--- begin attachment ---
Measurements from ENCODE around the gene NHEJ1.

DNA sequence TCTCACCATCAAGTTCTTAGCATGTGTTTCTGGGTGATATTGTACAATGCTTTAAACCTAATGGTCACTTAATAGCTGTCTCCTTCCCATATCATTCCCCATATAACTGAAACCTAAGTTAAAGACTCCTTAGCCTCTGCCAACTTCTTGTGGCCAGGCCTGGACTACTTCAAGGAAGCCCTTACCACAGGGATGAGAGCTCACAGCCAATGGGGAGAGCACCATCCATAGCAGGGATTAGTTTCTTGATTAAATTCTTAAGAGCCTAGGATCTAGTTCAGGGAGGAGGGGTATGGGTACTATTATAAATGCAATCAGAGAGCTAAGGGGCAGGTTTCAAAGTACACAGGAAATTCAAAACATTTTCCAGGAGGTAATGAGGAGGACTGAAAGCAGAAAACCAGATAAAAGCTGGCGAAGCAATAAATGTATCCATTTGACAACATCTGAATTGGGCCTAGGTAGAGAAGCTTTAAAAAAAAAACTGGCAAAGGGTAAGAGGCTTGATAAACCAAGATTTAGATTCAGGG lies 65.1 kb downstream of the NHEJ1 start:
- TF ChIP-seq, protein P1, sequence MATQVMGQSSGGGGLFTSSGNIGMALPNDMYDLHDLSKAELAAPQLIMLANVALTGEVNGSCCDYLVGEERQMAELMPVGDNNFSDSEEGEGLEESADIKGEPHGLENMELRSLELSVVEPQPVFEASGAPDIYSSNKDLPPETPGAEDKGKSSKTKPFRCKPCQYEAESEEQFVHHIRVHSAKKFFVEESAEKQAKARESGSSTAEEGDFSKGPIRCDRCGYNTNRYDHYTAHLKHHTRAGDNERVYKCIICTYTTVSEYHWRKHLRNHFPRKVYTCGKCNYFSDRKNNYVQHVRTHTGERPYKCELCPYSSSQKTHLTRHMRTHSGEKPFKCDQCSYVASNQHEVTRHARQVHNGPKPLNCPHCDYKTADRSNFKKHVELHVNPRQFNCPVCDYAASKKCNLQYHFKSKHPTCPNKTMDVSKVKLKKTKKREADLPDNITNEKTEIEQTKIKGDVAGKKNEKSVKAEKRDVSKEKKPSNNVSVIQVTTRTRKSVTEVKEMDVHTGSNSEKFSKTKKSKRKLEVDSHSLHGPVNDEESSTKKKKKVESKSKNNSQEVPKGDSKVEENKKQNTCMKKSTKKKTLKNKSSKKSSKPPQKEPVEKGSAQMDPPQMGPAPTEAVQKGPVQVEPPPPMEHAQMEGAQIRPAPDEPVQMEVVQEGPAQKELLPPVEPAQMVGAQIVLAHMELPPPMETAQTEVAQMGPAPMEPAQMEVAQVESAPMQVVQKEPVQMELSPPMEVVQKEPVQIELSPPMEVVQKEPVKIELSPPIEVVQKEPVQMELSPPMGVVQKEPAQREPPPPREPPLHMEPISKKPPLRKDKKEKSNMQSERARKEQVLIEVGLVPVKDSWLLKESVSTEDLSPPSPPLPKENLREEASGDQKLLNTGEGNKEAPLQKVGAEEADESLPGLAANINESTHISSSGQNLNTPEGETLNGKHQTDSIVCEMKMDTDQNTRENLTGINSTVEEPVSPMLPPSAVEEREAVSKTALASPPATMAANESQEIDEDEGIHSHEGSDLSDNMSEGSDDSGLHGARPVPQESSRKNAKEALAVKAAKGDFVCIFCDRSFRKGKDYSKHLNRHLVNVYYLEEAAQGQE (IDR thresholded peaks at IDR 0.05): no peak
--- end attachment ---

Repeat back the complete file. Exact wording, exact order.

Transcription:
Measurements from ENCODE around the gene NHEJ1.

DNA sequence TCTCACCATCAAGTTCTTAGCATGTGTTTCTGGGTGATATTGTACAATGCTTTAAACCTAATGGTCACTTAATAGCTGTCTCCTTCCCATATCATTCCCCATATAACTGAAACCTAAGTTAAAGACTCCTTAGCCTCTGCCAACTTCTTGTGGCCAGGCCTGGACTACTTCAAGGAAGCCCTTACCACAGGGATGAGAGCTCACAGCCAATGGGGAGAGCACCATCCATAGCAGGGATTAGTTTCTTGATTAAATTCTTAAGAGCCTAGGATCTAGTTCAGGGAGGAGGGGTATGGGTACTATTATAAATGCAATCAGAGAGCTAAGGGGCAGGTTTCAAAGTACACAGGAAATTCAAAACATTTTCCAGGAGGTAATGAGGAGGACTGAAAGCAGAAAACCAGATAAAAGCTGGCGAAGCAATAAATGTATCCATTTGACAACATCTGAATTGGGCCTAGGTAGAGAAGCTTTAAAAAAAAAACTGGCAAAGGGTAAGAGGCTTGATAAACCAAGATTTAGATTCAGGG lies 65.1 kb downstream of the NHEJ1 start:
- TF ChIP-seq, protein P1, sequence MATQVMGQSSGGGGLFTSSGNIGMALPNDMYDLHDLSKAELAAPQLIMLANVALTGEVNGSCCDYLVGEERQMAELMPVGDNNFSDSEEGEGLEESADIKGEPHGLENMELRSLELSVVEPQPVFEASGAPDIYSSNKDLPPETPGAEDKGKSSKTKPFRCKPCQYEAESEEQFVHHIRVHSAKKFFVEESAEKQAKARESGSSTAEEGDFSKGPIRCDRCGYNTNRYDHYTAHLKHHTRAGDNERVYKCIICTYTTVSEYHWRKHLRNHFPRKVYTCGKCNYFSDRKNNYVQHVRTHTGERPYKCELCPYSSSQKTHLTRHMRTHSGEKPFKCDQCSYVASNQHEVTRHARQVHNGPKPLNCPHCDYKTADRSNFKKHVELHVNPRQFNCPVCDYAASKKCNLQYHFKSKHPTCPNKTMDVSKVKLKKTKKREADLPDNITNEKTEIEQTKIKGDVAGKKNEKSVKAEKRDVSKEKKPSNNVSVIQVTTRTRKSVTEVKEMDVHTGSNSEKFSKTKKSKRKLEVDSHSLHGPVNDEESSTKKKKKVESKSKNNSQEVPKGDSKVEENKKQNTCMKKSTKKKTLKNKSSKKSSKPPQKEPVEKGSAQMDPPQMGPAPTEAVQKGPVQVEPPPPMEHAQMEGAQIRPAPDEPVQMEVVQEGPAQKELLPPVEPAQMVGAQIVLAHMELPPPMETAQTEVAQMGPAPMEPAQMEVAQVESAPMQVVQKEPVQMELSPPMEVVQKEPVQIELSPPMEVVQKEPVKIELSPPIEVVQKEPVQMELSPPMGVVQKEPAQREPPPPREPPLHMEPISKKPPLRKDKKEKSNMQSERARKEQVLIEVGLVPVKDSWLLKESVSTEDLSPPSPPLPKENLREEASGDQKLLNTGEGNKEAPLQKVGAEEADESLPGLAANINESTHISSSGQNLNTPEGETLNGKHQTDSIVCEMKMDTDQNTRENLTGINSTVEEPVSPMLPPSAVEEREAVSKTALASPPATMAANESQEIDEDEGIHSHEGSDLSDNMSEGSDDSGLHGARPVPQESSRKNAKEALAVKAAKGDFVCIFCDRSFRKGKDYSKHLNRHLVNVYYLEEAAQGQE (IDR thresholded peaks at IDR 0.05): no peak